As it rises, the $1.2-billion Kingdom Tower will make and break several records along its kilometre-high journey, as Gulf Construction reveals in an exclusive report
THE world’s tallest tower is now in the making, with the first 13 levels of the 170-storey skyscraper now clearly visible above the horizon in Jeddah, Saudi Arabia.
The Kingdom Tower – which is expected to soar to a height of more than 1,000 m – is currently at Level 13 in terms of the central core, with the wing walls now at Level Six, a spokesman for Jeddah Economic Company (JEC), tells Gulf Construction.
Work is also in progress on installing the horizontal slabs at Level One, which brings the structural sequence in line with the plan of separation between elements, he adds.
Meanwhile, a number of works are being carried out simultaneously on- and off-site. This includes preparation of the reinforcing steel for the structure, the steel coupling beams, and the cladding panels. Also, the vertical transportation motors and equipment and the mechanical and electrical plant and equipment are being procured and readied to coincide with their installation schedule.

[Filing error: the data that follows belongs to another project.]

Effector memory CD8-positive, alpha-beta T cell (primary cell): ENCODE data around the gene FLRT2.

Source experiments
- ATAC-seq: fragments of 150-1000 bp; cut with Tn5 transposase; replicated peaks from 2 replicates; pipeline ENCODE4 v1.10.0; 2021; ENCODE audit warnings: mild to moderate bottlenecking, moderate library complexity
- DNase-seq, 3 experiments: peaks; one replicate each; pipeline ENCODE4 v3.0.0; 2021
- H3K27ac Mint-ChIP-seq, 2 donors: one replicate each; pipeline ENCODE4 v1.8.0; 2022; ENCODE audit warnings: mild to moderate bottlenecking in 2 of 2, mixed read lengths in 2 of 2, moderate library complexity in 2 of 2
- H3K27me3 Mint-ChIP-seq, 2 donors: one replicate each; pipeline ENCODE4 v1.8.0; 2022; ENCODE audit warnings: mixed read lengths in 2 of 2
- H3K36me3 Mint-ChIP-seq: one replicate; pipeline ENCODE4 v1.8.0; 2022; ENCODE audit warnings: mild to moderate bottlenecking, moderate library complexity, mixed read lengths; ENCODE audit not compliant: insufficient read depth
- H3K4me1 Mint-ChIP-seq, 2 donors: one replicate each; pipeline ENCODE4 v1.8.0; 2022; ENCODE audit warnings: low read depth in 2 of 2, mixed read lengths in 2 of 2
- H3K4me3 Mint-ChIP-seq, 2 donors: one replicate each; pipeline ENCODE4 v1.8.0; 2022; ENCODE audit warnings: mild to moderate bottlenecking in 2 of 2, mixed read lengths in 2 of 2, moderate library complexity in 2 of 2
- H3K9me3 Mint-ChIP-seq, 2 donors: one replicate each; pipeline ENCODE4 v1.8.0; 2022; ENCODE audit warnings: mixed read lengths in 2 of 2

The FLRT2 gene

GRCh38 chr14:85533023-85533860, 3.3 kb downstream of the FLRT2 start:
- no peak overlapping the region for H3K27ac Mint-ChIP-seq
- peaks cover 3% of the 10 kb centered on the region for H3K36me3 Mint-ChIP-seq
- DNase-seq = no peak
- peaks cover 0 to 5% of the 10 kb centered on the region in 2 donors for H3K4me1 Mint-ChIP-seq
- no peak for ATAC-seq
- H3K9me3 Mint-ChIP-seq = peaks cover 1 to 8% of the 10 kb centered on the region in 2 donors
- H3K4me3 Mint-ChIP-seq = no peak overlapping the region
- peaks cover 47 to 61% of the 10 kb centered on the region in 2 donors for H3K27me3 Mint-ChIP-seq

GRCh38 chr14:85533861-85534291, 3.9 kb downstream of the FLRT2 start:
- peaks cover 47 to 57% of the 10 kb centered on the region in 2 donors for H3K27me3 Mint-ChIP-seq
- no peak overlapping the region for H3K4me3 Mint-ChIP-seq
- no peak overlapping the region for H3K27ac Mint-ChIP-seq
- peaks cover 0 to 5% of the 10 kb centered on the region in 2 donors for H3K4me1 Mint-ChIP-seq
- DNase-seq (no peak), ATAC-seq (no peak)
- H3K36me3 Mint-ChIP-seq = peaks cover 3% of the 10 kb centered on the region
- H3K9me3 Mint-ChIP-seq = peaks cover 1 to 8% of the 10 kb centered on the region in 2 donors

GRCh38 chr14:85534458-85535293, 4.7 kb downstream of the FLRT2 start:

“We have also accelerated the construction of the Level Seven and Eight slabs, which will complement the crane strategy and allow access to climb the internal tower cranes and create a safe environment for crane collar access,” he says.
The SR4.6-billion ($1.22 billion) Kingdom Tower is being built over an area of 85,000 sq m as the centrepiece of the first phase of the Kingdom City, which covers 1.5 million sq m and will comprise 5.3 million sq m of multi-purpose buildings including the tower, a mall, a large mosque for 12,000 worshippers, and other residential and commercial buildings.
The tower is designed by architect Adrian Smith and Gordon Gill Architecture. Dar Al Handasah is the project’s construction supervisor, while the EC Harris-Mace JV is managing the project.